Interview with the association’s founder Pontus Holmström

Pontus Holmström

Pontus Holmström was born in Finland, in Dickursby, which is located on the main line three miles north of Helsinki. After completing military service in the artillery, he studied at the Helsinki University of Technology, Department of Chemical Engineering. There he had as a professor of inorganic chemistry Olavi Erämetsä, who was very involved in rare earth metals – he was the one who in 1965 succeeded in isolating a new element from nuclear waste, promethium, which had previously been calculated to exist.

Pontus Holmström
Pontus Holmström is thanked at the 2023 Annual Meeting

Through his studies, Pontus knew that the Ytterby mine was on Resarö when he moved to Vaxholm in 1973. The mine had always belonged to Österåker municipality, but after the ten-year merger between Österåker and Vaxholm was dissolved in 1983, Resarö was transferred to Vaxholm municipality.

An organization – Stockholm Information Center – contacted Vaxholm municipality in the late 1990s and urged the municipality to make the world-famous mine visible as an interesting tourist attraction. Anne Losman Flood, who was then the chairman of the municipal council, took the matter to her Rotary club in Vaxholm and wondered if perhaps the club could get involved in the whole thing. Pontus immediately volunteered and took up the matter.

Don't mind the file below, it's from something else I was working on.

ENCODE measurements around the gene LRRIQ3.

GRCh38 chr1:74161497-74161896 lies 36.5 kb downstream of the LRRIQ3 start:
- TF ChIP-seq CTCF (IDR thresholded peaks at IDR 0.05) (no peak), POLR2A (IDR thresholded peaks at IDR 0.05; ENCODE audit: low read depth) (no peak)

His own company Stainless Engineering AB had a cooperation partner in Sollentuna, AB Sweflow, and when he visited them once, he saw in a scrap heap a pipe sign with their advertisement on it. He asked if he could have it, and was given permission to take it with him. He arranged for it to be supplemented with a stainless plate, which Vaxholm municipality promised to install. Pontus himself formulated the text that would appear on the sign and another member of the Rotary Club, an Englishman named Peter Jones, translated it all into English. The municipality paid for the embossing of the plaque and had it installed, and towards the end of the summer of 2000 it was dedicated by Anne Losman Flood in the presence of the Rotary Club members. This was the first measure to make the mine visible to the public.

Sign inauguration in the summer of 2000

A Rotary Club in Mynämäki, near Turku, contacted Vaxholm’s Rotary Club in 2011 and asked if it could help get a larger stone block from Ytterby mine sent to them. The intention was to exhibit it as a commemorative symbol of the town’s great personality, Johan Gadolin, who lived on the Maunula family farm there for a quarter of a century. (It was Professor Gadolin’s analysis of a rock from the mine that led to the discovery of so many new elements.)